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Internet => General Internet => Topic started by: Weaver on August 11, 2015, 10:12:43 PM

Title: Advanced PPP features from the dial-up days still live?
Post by: Weaver on August 11, 2015, 10:12:43 PM
In the days of dial-up modems, some ISPs, Demon being an outstanding example, offered all the fancy features that the PPP protocol suite provides, including header compression for IP and TCP headers to more or less make them go away, very powerful data compression too.

* I wonder if any of this goodness has survived into the modern era?

* Do any ISPs have kit powerful enough to do the sexy things we used to enjoy?

* Would this be constrained by any need to remain within the boundaries of what BT can understand?

IPv6 header compression - yum, yes please. And TCP header compression, still relevant.

Obviously the ISP is hardly going to be motivated if no CPE is available that can handle this yummy goodness at the user's end.

I noticed that our cheerful Scot from BT - speaking at a recent UKNOF iirc, his name has just gone - mentioned how they would like to get rid of PPP and do IPoE.

Who ordered that? Yet more bloat from the arguably useless Ethernet headers, but I can see the attraction for multiplexing and getting strange functions via VLANs that caould make ISPs money from non-Internet services (and start to get up to all kinds of disturbing tricks too which may be hard for us the users to monitor and control). And more chaos and wasted money in the transition too.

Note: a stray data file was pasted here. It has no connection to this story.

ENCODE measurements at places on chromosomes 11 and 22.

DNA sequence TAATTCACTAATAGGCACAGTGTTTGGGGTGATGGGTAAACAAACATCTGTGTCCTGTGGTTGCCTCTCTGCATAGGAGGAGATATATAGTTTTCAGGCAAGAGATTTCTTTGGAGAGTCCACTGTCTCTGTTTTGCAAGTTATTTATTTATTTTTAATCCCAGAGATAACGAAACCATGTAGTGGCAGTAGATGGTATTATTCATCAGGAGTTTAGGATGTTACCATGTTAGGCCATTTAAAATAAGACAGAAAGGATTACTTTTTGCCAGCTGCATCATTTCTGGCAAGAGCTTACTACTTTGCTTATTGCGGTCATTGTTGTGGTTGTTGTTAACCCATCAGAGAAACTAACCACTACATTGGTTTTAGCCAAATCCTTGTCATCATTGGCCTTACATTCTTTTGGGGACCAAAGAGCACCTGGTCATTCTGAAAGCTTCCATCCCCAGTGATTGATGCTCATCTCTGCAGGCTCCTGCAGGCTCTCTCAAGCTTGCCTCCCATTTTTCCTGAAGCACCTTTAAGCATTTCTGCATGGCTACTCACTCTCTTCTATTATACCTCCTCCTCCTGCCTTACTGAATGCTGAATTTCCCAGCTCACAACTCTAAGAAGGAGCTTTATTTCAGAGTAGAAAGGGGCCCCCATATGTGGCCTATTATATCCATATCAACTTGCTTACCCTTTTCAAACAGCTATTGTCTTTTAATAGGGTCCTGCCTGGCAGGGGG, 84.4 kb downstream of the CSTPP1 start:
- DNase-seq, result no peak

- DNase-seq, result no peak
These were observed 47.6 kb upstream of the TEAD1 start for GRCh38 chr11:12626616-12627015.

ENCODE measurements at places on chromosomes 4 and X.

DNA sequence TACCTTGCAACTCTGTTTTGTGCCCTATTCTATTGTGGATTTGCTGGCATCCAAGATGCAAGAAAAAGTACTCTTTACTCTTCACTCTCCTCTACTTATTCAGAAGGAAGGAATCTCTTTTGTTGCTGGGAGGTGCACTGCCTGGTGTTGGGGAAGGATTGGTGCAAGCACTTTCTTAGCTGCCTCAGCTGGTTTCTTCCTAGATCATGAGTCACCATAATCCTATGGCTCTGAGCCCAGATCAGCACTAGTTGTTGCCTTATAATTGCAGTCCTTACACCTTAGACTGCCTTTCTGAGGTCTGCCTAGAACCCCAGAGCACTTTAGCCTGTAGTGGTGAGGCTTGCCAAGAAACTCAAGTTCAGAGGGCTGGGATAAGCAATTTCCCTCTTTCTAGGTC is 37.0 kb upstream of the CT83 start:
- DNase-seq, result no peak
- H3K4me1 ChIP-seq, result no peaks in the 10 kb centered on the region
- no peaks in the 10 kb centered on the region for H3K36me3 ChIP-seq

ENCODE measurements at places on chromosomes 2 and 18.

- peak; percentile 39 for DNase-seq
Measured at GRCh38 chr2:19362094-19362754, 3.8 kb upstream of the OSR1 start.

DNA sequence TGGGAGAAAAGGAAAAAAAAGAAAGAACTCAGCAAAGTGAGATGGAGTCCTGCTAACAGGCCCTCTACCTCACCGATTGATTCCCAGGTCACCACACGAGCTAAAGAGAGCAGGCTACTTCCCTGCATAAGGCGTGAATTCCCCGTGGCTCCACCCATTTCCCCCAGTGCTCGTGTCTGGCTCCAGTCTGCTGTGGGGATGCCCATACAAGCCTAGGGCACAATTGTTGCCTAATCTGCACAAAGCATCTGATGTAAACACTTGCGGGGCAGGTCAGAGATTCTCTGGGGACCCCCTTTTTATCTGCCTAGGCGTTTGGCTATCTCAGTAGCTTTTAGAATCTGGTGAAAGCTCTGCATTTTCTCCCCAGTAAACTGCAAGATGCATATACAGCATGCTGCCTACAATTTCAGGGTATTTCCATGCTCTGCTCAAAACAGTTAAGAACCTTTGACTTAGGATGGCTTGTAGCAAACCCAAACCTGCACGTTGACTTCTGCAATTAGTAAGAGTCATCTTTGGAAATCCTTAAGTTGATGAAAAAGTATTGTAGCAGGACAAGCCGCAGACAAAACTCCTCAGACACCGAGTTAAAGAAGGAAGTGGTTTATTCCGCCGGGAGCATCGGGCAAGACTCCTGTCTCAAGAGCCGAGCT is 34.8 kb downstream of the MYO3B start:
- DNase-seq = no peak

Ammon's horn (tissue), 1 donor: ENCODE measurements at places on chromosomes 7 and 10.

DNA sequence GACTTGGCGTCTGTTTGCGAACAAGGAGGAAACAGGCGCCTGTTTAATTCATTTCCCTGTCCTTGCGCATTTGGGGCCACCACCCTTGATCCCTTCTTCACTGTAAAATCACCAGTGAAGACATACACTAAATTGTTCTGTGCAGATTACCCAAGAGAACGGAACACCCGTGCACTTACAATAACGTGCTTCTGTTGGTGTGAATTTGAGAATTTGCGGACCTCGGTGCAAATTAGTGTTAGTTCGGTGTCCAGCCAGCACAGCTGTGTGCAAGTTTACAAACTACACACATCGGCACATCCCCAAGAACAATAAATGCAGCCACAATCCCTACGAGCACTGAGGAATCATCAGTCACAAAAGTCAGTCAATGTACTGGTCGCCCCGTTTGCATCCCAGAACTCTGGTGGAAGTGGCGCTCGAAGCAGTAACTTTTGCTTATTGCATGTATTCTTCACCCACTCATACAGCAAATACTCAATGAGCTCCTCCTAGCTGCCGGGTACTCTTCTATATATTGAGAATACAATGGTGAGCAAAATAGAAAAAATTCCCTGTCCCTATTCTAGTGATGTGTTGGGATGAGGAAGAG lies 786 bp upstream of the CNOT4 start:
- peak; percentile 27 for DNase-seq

Title: Re: Advanced PPP features from the dial-up days still live?
Post by: GigabitEthernet on August 11, 2015, 11:02:08 PM
I very much like your curiosity! ;D

Unfortunately on this occasion I cannot be of much assistance, other than to say I will be watching this thread with a keen interest ;)
Title: Re: Advanced PPP features from the dial-up days still live?
Post by: Weaver on August 11, 2015, 11:17:03 PM
I have failed in my attempts to google this subject, its the time/era thing that Google doesn't seem to be capable of understanding.
Title: Re: Advanced PPP features from the dial-up days still live?
Post by: Chrysalis on August 11, 2015, 11:34:15 PM
the problem is these days compression at the network level now has more limited benefits, because things like gzip compression on http pages e.g. is now the norm.

As for your curiousity tho I can give you some stats in regards to network level compression the next time I enable my VPN to watch a game, it does get reasonably impressive compression levels.

However I expect if isp's were to do this network wide there would be massive cpu usage across the board.
Title: Re: Advanced PPP features from the dial-up days still live?
Post by: Weaver on August 11, 2015, 11:44:52 PM
> massive cpu usage

and a lot of totally incompressible data too. Email and html aren't significant in term of the fraction of bandwidth they represent out of the total.

But crazy CPUs should be able to do things such as header compression, Moore's law and multicore can take care of the stresses placed upon these nodes surely.